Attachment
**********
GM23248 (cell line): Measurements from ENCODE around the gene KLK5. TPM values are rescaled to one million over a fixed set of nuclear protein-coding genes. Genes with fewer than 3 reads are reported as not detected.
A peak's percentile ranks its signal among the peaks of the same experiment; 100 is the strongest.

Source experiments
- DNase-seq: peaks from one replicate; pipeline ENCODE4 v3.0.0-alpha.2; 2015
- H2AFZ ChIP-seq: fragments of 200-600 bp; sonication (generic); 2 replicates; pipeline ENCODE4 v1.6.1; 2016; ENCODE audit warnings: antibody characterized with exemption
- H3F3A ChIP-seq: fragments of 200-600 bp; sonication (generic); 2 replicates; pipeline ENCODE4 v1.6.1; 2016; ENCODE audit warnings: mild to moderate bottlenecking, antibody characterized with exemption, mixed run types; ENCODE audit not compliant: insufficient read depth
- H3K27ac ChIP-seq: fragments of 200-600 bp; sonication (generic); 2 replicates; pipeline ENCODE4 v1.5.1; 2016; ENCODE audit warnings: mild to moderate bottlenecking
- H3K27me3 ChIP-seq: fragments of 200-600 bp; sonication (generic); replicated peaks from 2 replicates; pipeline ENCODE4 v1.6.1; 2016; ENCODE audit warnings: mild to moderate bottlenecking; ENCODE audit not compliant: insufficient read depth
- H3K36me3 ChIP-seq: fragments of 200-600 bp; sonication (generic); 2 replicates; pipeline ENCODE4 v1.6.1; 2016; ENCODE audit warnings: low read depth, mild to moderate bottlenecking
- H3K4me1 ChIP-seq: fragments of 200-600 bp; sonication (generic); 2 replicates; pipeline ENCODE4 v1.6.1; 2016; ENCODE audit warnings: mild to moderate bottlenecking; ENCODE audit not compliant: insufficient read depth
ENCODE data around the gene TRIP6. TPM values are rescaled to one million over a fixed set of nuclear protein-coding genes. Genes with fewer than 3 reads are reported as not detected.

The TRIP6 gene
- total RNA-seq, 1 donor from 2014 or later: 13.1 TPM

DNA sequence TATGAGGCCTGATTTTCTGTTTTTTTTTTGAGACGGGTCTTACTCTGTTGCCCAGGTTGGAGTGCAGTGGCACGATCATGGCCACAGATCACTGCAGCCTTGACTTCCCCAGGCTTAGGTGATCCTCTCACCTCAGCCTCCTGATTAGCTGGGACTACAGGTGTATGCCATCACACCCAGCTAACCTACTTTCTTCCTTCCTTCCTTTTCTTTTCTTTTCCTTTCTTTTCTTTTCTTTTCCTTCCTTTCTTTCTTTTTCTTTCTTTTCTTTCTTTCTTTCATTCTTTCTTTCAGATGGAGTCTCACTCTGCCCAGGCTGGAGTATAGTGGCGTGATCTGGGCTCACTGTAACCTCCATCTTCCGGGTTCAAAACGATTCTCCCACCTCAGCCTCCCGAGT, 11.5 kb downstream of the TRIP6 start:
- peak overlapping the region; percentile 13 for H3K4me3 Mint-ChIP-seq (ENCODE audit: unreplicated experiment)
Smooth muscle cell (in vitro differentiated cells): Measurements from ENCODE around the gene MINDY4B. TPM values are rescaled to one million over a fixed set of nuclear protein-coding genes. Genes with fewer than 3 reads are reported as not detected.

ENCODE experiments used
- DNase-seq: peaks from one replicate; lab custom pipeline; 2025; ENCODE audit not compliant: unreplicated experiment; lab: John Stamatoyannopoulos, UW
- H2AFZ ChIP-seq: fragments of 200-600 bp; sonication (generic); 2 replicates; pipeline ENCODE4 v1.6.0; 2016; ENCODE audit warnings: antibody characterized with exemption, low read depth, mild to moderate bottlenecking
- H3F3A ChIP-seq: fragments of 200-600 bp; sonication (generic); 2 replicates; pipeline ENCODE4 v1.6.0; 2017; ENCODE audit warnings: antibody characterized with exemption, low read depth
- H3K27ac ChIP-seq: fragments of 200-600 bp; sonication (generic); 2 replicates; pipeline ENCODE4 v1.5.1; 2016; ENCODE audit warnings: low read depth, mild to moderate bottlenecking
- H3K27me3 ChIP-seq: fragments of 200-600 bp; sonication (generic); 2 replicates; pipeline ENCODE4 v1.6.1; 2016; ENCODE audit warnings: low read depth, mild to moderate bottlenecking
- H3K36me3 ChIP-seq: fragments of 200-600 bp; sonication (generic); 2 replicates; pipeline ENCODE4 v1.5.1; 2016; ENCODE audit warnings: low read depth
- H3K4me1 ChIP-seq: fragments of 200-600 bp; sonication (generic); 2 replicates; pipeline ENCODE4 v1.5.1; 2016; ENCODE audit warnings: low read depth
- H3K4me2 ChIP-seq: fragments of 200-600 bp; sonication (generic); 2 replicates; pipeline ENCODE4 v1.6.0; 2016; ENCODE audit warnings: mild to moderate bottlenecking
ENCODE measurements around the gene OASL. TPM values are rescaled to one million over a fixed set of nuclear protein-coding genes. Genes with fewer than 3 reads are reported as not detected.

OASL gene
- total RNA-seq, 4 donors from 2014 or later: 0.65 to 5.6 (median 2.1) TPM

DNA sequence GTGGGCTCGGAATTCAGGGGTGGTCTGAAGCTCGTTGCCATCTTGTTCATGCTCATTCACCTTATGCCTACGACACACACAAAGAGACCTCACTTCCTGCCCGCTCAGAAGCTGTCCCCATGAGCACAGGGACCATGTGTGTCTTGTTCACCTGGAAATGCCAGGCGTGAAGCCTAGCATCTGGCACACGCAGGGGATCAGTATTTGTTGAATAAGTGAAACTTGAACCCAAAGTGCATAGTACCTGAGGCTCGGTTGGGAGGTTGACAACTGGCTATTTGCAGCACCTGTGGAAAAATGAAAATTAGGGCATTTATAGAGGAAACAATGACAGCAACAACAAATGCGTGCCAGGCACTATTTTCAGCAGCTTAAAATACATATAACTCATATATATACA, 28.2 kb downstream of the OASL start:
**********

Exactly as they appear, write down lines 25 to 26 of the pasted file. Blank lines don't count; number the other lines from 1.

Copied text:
- H3K4me2 ChIP-seq: fragments of 200-600 bp; sonication (generic); 2 replicates; pipeline ENCODE4 v1.6.0; 2016; ENCODE audit warnings: mild to moderate bottlenecking
ENCODE measurements around the gene OASL. TPM values are rescaled to one million over a fixed set of nuclear protein-coding genes. Genes with fewer than 3 reads are reported as not detected.